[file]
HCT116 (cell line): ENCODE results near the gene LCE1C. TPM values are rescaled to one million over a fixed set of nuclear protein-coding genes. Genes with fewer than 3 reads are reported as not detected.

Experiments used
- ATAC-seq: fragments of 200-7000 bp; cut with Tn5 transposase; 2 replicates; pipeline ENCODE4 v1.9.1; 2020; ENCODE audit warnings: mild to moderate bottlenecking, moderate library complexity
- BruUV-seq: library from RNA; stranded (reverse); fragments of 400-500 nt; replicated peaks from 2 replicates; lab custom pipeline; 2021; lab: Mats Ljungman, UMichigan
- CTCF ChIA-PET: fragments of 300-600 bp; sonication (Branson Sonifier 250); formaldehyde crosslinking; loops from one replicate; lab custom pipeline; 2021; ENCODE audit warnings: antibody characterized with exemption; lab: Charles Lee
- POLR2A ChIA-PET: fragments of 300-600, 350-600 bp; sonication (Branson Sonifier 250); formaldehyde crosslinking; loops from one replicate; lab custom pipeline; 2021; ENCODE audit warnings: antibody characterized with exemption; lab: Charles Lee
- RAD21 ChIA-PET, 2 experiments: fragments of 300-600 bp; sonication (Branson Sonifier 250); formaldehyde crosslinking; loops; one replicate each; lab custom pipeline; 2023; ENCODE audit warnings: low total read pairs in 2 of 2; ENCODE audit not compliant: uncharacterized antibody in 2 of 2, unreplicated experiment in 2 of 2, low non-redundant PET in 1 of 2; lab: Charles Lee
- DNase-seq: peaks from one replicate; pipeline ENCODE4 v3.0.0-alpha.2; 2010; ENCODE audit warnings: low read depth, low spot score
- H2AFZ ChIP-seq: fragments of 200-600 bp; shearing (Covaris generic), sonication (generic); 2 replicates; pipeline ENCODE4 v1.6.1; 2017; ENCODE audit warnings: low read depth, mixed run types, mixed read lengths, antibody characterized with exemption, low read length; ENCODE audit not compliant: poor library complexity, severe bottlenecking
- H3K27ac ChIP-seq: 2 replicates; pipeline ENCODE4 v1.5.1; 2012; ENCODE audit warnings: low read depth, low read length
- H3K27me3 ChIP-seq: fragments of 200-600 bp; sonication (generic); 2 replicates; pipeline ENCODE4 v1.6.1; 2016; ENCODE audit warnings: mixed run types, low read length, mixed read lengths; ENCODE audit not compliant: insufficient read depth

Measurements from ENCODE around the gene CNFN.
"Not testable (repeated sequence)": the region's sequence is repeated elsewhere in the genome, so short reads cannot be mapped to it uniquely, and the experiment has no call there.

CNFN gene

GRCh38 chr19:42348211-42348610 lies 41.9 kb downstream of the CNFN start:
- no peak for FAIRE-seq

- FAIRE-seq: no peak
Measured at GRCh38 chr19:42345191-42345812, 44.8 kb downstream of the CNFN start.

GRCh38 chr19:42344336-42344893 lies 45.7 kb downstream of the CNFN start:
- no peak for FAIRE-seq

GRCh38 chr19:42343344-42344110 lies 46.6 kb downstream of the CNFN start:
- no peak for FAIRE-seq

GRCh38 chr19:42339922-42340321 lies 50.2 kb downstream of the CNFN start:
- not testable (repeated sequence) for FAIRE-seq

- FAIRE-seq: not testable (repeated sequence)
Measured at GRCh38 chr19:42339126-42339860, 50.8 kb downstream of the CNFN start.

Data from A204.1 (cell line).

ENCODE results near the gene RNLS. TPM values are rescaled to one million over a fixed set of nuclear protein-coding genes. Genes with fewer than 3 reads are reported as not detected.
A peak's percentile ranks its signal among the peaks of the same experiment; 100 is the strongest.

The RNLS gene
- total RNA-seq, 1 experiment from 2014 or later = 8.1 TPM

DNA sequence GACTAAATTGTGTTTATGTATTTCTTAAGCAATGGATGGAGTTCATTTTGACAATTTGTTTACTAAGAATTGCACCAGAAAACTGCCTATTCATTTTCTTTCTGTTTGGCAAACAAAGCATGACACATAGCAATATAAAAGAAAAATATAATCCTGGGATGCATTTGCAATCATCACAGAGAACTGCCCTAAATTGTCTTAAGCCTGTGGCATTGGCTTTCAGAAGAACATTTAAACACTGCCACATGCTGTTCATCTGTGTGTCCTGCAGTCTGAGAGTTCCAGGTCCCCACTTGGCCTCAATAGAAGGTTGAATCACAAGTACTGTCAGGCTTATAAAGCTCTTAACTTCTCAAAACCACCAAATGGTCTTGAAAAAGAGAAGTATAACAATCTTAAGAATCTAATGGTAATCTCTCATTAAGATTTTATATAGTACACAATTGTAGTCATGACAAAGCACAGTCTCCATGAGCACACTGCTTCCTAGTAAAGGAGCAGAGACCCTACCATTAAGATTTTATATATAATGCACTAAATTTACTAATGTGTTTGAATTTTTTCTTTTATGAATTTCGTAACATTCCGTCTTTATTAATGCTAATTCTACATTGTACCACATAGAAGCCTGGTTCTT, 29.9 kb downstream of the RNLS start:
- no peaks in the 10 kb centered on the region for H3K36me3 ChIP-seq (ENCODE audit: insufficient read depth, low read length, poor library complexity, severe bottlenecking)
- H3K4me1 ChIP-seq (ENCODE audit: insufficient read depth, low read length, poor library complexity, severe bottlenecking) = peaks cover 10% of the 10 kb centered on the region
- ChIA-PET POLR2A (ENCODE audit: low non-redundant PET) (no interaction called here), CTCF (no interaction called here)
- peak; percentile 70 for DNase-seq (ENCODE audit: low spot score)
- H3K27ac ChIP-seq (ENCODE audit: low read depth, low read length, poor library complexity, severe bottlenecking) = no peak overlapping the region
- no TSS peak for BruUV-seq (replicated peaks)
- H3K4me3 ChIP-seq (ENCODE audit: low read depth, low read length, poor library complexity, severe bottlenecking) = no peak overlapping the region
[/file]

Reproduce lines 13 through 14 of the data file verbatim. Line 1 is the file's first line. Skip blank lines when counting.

"Not testable (repeated sequence)": the region's sequence is repeated elsewhere in the genome, so short reads cannot be mapped to it uniquely, and the experiment has no call there.

CNFN gene